Englishmen tour, a veritable circus of nearly three dozen players
that included one-time Russell girlfriend Rita Coolidge and pals
Delaney and Bonnie Bramlett.
On a trip through Detroit with Cocker et al., Leon ran into old
Tulsa pals David Teegarden and Skip Knape, who were playing the
area as Teegardan & Van Winkle. (Drummer Teegarden's Grammy-winning
association with Detroit's Bob Seger would begin a bit later.)
“We were inspired,'' Teegarden recalled in 1994. “We thought,
"Leon likes that gospel sound, so let's write our own gospel
tune.'' The song they came up with was “God, Love and Rock &
Roll,'' a 1970 single that became the duo's only Top 40 hit.
At the same time “God, Love and Rock and Roll'' was riding
up the charts, Russell's solo career was taking off. 1970's
self-titled debut included some of his best songs (“Delta Lady,''
“Shoot Out at the Plantation,'' “Hummingbird'' and the
now-standard “A Song for You''). The follow-up, “Leon Russell and
the Shelter People,'' heralded both the foundation of Shelter, his
record label, and the return to Tulsa. A few songs are backed by a
group of Tulsa musicians Russell called the Tulsa Tops, though the
song “Home Sweet Oklahoma'' (with the chorus, “I'm going back to
Tulsa just one more time'') was recorded with “friends in
At the height of his success, Russell came back to Tulsa. In
July 1972, he bought the Grand Lake property, and by 1973 his
land-buying spree had included 54 different pieces of property,
including lots near 61st Street and Madison Avenue, in the 1600
block of South Boston Avenue and at the corner of 16th Street and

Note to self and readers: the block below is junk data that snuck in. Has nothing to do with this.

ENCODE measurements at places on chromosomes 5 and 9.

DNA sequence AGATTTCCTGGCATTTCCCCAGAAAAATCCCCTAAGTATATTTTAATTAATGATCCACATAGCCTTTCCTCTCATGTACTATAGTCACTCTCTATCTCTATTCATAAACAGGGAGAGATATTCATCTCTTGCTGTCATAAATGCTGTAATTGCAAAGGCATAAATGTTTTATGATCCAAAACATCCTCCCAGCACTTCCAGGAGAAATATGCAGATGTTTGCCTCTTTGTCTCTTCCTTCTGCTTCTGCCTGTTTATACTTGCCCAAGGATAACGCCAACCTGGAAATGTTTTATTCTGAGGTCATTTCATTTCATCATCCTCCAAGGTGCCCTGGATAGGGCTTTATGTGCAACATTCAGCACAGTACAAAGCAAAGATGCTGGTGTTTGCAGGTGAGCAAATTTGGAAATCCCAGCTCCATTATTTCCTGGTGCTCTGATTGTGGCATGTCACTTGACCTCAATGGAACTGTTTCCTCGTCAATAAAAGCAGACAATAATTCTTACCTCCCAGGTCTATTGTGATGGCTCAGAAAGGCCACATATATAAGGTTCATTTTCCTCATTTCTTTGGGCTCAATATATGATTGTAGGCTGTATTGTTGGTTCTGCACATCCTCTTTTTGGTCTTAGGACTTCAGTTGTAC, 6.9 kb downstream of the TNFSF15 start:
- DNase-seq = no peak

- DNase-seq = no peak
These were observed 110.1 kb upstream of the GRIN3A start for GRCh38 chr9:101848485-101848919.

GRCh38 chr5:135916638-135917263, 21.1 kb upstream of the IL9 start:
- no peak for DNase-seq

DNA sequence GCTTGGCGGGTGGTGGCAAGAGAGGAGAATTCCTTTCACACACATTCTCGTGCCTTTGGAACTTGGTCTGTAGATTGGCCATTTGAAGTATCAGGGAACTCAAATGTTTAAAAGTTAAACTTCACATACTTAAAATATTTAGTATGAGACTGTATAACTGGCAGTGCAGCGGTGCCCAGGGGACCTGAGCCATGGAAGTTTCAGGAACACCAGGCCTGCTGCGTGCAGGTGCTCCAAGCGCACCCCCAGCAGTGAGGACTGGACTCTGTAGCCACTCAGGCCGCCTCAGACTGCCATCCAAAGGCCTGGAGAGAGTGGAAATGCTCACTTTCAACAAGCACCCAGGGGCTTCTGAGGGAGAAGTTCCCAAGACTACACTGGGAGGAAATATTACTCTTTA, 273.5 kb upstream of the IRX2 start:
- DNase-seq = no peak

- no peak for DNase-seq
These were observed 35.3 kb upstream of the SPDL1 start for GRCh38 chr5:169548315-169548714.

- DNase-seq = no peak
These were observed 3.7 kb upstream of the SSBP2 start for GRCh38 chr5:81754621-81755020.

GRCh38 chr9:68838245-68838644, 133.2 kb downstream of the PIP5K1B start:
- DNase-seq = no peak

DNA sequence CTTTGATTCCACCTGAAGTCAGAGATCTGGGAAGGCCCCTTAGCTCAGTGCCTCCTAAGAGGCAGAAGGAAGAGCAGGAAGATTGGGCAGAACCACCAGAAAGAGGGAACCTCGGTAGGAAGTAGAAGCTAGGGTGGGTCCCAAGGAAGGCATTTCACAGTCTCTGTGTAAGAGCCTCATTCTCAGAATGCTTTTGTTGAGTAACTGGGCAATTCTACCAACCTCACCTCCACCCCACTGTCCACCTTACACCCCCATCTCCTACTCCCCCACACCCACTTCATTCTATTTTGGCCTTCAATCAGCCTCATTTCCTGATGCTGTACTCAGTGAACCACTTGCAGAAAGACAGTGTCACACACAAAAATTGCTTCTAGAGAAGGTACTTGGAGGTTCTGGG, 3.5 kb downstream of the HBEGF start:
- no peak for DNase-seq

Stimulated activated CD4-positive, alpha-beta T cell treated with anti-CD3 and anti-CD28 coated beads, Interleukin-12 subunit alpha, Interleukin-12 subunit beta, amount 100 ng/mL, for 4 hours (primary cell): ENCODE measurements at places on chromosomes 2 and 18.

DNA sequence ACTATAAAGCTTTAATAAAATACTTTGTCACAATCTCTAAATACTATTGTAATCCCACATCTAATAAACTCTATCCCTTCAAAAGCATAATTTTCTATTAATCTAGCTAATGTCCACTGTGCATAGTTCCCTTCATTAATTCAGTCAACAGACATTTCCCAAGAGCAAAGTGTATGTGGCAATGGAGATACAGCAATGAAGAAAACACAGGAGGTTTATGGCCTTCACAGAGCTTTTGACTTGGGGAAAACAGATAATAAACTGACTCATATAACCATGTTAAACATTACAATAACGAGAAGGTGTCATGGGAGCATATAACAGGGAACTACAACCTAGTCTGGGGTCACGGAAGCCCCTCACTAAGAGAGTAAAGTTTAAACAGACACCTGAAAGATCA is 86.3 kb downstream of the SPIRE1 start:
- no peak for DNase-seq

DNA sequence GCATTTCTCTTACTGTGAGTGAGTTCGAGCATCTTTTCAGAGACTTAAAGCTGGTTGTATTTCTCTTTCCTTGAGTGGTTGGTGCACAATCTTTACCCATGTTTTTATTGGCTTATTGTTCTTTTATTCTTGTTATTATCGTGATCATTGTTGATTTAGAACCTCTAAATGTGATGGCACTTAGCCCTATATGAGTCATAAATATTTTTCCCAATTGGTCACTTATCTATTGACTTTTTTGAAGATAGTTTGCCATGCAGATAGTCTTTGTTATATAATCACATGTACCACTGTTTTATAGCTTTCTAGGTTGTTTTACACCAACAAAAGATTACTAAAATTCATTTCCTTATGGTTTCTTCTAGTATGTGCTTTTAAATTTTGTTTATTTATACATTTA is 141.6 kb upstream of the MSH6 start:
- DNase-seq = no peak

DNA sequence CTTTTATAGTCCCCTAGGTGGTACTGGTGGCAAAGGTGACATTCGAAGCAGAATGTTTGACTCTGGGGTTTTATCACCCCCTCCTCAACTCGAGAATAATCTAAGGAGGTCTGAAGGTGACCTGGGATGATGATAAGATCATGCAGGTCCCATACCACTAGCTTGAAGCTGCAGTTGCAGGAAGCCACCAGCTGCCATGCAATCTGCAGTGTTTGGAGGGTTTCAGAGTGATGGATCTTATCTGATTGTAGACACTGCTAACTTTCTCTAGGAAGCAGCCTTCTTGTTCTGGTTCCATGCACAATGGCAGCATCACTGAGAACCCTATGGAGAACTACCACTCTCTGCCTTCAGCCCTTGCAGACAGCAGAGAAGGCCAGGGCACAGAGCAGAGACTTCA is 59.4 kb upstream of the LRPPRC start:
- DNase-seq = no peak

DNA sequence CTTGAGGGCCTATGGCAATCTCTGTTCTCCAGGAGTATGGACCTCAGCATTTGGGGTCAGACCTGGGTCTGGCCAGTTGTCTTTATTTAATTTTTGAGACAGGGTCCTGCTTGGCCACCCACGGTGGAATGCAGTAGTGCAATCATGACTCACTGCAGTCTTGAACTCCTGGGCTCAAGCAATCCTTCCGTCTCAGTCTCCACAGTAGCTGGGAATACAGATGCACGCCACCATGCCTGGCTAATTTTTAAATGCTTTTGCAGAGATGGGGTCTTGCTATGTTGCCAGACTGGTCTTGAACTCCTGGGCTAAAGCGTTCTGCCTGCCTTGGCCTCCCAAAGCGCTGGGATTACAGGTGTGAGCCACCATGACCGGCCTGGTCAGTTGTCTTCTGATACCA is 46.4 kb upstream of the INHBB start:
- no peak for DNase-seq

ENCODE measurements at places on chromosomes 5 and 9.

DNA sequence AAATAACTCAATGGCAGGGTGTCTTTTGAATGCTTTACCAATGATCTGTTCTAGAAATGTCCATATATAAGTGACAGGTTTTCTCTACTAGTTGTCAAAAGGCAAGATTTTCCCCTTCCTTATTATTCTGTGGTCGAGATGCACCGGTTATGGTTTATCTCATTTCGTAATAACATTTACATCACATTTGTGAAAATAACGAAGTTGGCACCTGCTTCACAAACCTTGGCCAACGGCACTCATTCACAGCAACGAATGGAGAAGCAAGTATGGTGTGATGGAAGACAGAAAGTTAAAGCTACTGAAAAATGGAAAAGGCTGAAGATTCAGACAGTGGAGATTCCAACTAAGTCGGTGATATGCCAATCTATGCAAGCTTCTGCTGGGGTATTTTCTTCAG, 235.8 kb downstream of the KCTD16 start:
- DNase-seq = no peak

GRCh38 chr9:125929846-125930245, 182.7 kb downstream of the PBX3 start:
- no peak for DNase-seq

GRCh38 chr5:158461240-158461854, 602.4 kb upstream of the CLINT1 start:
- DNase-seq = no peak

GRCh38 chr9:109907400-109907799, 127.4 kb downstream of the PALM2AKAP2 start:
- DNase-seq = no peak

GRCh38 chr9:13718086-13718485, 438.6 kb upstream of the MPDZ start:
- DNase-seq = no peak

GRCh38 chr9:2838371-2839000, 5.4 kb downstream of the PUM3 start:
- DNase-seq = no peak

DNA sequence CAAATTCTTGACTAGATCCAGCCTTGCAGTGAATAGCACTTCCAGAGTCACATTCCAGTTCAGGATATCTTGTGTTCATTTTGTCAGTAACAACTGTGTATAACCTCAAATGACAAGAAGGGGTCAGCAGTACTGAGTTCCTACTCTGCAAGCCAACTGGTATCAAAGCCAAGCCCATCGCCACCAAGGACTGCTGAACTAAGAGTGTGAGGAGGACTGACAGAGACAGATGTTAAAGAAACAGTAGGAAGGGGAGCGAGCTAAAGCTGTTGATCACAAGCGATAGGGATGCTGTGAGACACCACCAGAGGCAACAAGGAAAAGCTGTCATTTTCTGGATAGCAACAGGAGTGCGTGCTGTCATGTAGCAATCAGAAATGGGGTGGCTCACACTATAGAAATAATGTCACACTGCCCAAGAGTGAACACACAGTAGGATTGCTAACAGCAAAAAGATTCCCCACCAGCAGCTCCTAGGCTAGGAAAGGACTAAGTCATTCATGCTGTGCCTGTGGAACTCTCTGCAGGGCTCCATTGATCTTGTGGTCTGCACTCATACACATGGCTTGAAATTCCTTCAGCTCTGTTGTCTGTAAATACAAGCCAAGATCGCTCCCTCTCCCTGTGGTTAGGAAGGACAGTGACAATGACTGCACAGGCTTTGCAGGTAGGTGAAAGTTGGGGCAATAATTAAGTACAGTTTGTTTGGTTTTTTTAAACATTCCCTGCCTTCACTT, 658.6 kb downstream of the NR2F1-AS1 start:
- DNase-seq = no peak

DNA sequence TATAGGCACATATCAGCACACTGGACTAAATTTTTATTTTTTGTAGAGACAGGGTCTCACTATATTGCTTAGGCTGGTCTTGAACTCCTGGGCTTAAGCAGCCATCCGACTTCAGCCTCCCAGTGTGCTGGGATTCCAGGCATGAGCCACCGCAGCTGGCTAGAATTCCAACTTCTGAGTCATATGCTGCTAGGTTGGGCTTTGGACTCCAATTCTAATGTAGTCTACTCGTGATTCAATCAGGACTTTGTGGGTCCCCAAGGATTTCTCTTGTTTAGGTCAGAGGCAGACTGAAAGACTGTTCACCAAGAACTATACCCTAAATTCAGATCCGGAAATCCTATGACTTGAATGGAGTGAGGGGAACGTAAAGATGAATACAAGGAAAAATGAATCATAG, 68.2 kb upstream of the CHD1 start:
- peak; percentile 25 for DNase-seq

The lake retreat was the crown jewel, though — 7 1/2 acres on a
point so secluded that many lake residents didn't even know the
five buildings (sound-proof studio, 3,500-square-foot house,
swimming pool, guest apartments) were being built. It soon became
affectionately known around the lake as “the hippie place.''
The house in Maple Ridge was the scene of parties of all sorts.
Instead of the rock 'n' roll bashes you might expect, Russell's
fetes usually were warm gatherings of friends. In June 1973,
Russell's close friend (and still a Tulsa resident) Emily Smith was
married at the house in a festive ceremony; Russell himself married
Tulsa singer Mary McCreary a couple of years later. In July 1973,
Russell hosted a benefit party to help the Maple Ridge Association
raise money to pay the legal debt it tallied while blocking
construction of the proposed Riverside Expressway.
The church studio quickly became home of Shelter Records, the
label Russell founded in Los Angeles and moved to Tulsa shortly
after he returned.
A lot of noted musicians came through to use Russell's studios,
including Bob Dylan and J.J. Cale, but neither was built with
money-making opportunities in mind; rather, they were simply
retreats from the distractions of Los Angeles. An associate of
Russell's at the time was quoted in the Tulsa World saying, “Leon
just wants a place where he can record any time he feels like it.''
Russell chose not to utilize his fame only to lure big talent to
town; he frequently used his musical muscle to push Tulsa musicians
into the national limelight. Tulsa hitmaker Dwight Twilley got his
first break through Shelter Records, as did the Gap Band, which
Russell used as his backing band on his 1974 album, “Stop All That
Les Blank, a California documentary filmmaker, got to see and
document the parade of talent through Russell's studios during that
time. Blank got a call in 1972 from Cordell, Russell's producer,
who pitched him the idea of hanging out with Russell and his
teeming bunch of hangers-on, filming the whole scene all the while.
Blank, whose grants on other films had run out, jumped at the
project and spent the next two years in Tulsa, shooting film of the
“It was kind of a continuous party,'' Blank said in an